In this system of exploitation a particularly destructive role was
played by labour displacing machinery. He wrote in 1936: “A factory
employs a few hundreds and renders thousands unemployed. I may
produce tons of oil from an oil mill, but I also drive thousands of
oilmen out of employment. I call this destructive energy, whereas
production by the labour of millions of hands is constructive and
conducive to the common good. Mass production through power-driven
machinery, even when state-owned, will be of no avail.”
When asked what kind of machinery he approved of, Gandhi said in
1935: “Any machinery which does not deprive masses of men of the
opportunity to labour, but which helps the individual and adds to
his efficiency, and which a man can handle at will without being its slave.”
Mahatma Gandhi’s views on machinery were not confined to a
theoretical level. Perhaps more than anywhere else in the world,
these views found practical application. They became an integral
part of India’s freedom movement.
In 1936, while evaluating the progress made by khadi, he wrote with
some satisfaction: “The progress khadi has made in terms of the
millions, though little in itself, is comparatively the largest of
all the other single industries. It distributes yearly the largest
amount as wages among the largest number of wage-earners in the
villages with the minimum of overhead charges, and every pice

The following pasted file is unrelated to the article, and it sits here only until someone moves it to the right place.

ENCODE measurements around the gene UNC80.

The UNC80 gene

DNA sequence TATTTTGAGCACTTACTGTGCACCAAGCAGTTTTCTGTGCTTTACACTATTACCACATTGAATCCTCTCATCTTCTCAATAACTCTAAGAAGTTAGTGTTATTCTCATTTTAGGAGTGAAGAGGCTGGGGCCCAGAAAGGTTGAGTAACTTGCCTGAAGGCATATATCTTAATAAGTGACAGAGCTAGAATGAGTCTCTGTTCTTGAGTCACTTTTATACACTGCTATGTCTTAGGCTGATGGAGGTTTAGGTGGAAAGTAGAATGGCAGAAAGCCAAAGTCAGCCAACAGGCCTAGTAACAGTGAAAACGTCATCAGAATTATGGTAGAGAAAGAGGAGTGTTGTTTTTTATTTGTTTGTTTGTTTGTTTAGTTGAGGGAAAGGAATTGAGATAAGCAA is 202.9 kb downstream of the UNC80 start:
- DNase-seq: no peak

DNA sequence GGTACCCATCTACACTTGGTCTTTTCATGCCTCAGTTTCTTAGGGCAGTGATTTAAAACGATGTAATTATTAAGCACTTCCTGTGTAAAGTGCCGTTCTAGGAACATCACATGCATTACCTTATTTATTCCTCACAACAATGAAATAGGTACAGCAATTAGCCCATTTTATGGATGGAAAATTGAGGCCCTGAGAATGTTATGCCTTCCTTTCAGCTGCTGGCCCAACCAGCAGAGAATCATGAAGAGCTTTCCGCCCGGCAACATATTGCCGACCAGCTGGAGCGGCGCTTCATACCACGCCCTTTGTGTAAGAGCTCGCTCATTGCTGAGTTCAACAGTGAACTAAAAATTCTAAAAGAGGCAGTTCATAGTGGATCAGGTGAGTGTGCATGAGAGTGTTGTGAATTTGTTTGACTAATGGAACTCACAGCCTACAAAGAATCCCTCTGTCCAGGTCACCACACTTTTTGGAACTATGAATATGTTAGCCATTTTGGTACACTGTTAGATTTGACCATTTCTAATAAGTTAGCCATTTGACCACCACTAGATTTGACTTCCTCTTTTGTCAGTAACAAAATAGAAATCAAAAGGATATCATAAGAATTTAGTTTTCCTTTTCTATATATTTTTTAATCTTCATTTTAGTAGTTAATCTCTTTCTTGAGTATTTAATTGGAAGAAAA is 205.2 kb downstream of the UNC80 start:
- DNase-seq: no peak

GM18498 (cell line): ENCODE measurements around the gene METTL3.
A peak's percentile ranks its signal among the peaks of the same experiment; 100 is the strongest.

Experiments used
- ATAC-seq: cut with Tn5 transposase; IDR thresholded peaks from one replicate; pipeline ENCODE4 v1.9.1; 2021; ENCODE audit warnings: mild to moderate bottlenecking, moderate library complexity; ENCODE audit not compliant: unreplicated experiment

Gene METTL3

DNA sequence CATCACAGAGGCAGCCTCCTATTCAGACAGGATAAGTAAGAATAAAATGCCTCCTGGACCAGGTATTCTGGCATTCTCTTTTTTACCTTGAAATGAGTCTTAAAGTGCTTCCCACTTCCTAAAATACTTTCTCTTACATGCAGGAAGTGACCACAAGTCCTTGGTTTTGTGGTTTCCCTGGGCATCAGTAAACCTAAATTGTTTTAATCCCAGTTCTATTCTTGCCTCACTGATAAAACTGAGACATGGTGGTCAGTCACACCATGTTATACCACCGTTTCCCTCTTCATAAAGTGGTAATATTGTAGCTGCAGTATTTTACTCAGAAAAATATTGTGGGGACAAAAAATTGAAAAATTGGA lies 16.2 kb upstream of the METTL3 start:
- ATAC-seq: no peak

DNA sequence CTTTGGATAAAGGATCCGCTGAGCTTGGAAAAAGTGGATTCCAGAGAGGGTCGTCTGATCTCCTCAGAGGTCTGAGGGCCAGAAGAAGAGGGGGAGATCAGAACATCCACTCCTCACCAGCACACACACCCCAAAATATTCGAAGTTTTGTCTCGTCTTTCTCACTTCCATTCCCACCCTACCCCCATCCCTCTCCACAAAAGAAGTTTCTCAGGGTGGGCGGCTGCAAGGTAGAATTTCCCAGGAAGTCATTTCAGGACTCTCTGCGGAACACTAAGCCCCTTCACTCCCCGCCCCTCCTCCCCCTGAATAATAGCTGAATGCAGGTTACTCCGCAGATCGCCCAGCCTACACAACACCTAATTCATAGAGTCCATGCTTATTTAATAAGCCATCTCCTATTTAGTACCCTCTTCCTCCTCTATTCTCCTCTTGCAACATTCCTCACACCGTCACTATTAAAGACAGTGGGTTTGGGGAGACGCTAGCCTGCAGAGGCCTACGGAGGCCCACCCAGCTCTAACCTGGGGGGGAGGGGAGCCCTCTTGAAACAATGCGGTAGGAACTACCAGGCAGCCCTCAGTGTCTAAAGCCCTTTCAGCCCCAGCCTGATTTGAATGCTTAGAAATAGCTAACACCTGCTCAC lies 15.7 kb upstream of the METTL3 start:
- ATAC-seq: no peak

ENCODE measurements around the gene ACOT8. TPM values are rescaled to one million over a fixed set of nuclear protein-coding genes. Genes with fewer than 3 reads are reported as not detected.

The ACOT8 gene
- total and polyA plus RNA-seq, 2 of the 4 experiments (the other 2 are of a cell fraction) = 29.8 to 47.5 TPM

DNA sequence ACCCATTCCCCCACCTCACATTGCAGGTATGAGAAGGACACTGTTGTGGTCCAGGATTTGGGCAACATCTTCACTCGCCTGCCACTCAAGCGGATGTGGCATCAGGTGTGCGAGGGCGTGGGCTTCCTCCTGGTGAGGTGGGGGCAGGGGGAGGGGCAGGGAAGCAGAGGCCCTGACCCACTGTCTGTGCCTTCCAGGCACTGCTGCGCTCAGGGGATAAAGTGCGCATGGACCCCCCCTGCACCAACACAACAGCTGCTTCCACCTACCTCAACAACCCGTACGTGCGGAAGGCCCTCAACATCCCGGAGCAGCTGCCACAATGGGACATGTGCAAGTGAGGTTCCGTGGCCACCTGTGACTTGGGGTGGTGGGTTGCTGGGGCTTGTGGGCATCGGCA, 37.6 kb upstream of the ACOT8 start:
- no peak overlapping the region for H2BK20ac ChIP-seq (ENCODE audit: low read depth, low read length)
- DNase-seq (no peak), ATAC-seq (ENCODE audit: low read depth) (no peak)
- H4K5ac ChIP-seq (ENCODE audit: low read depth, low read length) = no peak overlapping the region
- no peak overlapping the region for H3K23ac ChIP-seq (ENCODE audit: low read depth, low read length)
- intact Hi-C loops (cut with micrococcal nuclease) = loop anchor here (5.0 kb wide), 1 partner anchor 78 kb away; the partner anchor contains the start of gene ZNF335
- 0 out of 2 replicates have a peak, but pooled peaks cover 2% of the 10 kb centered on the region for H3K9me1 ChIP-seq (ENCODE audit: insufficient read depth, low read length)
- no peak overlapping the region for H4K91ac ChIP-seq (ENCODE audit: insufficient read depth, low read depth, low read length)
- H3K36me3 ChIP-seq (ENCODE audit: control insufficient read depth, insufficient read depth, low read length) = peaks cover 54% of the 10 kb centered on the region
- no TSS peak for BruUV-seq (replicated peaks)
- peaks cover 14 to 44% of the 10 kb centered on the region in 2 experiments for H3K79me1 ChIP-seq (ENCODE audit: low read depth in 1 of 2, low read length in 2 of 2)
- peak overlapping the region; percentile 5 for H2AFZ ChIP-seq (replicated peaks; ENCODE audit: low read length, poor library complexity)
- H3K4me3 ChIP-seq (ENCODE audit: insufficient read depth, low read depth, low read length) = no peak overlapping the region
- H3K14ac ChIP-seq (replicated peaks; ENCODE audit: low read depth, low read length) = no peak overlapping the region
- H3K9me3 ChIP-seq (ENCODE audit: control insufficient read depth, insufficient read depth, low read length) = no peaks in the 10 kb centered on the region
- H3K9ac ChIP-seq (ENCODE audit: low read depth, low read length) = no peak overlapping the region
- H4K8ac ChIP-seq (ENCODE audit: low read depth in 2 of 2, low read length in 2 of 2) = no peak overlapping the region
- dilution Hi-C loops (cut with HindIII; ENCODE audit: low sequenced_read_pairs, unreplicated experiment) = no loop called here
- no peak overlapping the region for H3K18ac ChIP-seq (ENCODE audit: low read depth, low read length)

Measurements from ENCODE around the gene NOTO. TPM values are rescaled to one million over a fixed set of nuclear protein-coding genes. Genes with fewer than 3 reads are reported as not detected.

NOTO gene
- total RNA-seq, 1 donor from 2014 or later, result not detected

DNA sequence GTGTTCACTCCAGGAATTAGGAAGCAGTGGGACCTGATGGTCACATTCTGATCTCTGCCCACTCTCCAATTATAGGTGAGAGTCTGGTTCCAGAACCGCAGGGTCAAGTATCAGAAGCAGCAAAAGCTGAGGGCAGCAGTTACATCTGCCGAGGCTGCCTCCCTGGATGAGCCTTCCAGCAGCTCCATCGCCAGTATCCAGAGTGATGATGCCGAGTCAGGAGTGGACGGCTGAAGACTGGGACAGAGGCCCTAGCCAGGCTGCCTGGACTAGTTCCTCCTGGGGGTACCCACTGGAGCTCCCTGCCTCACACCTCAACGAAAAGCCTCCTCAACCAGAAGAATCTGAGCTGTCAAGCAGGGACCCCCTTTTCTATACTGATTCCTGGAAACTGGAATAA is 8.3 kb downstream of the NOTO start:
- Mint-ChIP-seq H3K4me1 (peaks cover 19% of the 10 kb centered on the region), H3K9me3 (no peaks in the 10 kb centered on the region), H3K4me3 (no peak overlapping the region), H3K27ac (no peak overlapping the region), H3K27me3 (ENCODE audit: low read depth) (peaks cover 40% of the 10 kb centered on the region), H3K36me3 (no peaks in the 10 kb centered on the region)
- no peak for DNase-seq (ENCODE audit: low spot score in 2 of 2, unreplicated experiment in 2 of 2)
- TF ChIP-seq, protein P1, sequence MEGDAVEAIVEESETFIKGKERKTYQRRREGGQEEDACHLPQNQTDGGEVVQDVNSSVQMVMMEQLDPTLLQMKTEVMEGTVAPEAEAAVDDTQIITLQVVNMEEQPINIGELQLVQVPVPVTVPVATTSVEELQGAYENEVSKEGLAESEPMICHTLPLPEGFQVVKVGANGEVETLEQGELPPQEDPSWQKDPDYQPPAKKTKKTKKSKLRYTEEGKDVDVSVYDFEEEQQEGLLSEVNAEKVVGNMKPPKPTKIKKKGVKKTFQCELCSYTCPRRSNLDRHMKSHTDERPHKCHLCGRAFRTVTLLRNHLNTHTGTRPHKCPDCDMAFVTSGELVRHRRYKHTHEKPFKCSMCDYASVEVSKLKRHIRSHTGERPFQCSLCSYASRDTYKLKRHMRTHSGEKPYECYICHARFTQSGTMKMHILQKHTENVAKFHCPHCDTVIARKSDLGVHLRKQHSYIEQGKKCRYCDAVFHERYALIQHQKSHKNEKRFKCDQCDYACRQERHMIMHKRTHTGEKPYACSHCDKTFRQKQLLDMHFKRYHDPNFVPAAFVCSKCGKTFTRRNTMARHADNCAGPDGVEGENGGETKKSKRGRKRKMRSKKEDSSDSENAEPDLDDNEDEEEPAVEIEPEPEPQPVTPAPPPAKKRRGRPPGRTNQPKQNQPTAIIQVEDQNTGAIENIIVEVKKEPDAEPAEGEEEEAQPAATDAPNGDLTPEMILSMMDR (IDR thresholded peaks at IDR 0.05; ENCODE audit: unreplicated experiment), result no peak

practically circulates among the people.”
Gandhi was very clear that the progress of Swadeshi and khadi should
continue after the end of foreign rule, as these are equally
relevant to post-independent India. He wrote in 1947: “We were
trying through khadi to place man above the machine, rather than
allow the machinery driven by electricity or steam, to be the
master. We were endeavouring through khadi to establish equality
between man and man in place of the enormous inequality now existing
between the poor and the rich, between the high and the low, between
the man and the woman. We also endeavoured to make the labourer
independent of the capitalist instead of the capitalist exploiting
labour and assuming undue prestige. If, therefore, what we did in
India during the last 30 years was not wrong, we should now carry on
the programme of the spinning wheel, with all its allied activities
with more understanding of all the implications and with greater
Benefits of Khadi
More recently, Nandini Joshi, who has a doctorate in Economics from
Harvard, wrote a book in Gujarati (which has also been translated in
Hindi) titled Our Distress and Alternatives. It argues that khadi
and the spinning wheel are still practical and economically viable
if only we give them a fair chance.
An additional argument she advances is that khadi can help us to
recover several hundred thousand hectares as urgently needed fertile
land to grow food. The mills require long and medium staple cotton
which need more fertile land, irrigation and chemicals.
On the other hand short-staple cotton needed for the charkha can be
obtained on less fertile land some of which is not under cultivation
at present and there is no need for agri-chemicals.
* The writer is a social activist.